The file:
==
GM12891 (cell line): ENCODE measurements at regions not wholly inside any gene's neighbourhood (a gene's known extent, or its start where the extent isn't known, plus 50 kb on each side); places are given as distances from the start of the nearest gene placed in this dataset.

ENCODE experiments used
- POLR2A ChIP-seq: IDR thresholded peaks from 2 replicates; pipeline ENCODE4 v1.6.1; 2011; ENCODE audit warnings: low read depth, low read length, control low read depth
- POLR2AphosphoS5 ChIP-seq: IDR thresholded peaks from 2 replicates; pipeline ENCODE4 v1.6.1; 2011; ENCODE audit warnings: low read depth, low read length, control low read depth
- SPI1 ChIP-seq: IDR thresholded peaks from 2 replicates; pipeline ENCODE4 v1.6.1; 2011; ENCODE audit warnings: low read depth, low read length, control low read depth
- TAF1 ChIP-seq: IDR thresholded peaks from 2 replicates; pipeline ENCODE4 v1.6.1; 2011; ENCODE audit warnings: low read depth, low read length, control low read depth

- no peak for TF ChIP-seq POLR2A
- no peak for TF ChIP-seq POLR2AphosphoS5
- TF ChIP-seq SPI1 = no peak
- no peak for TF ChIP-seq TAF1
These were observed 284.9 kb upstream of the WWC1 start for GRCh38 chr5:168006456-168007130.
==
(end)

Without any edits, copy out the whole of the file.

GM12891 (cell line): ENCODE measurements at regions not wholly inside any gene's neighbourhood (a gene's known extent, or its start where the extent isn't known, plus 50 kb on each side); places are given as distances from the start of the nearest gene placed in this dataset.

ENCODE experiments used
- POLR2A ChIP-seq: IDR thresholded peaks from 2 replicates; pipeline ENCODE4 v1.6.1; 2011; ENCODE audit warnings: low read depth, low read length, control low read depth
- POLR2AphosphoS5 ChIP-seq: IDR thresholded peaks from 2 replicates; pipeline ENCODE4 v1.6.1; 2011; ENCODE audit warnings: low read depth, low read length, control low read depth
- SPI1 ChIP-seq: IDR thresholded peaks from 2 replicates; pipeline ENCODE4 v1.6.1; 2011; ENCODE audit warnings: low read depth, low read length, control low read depth
- TAF1 ChIP-seq: IDR thresholded peaks from 2 replicates; pipeline ENCODE4 v1.6.1; 2011; ENCODE audit warnings: low read depth, low read length, control low read depth

- no peak for TF ChIP-seq POLR2A
- no peak for TF ChIP-seq POLR2AphosphoS5
- TF ChIP-seq SPI1 = no peak
- no peak for TF ChIP-seq TAF1
These were observed 284.9 kb upstream of the WWC1 start for GRCh38 chr5:168006456-168007130.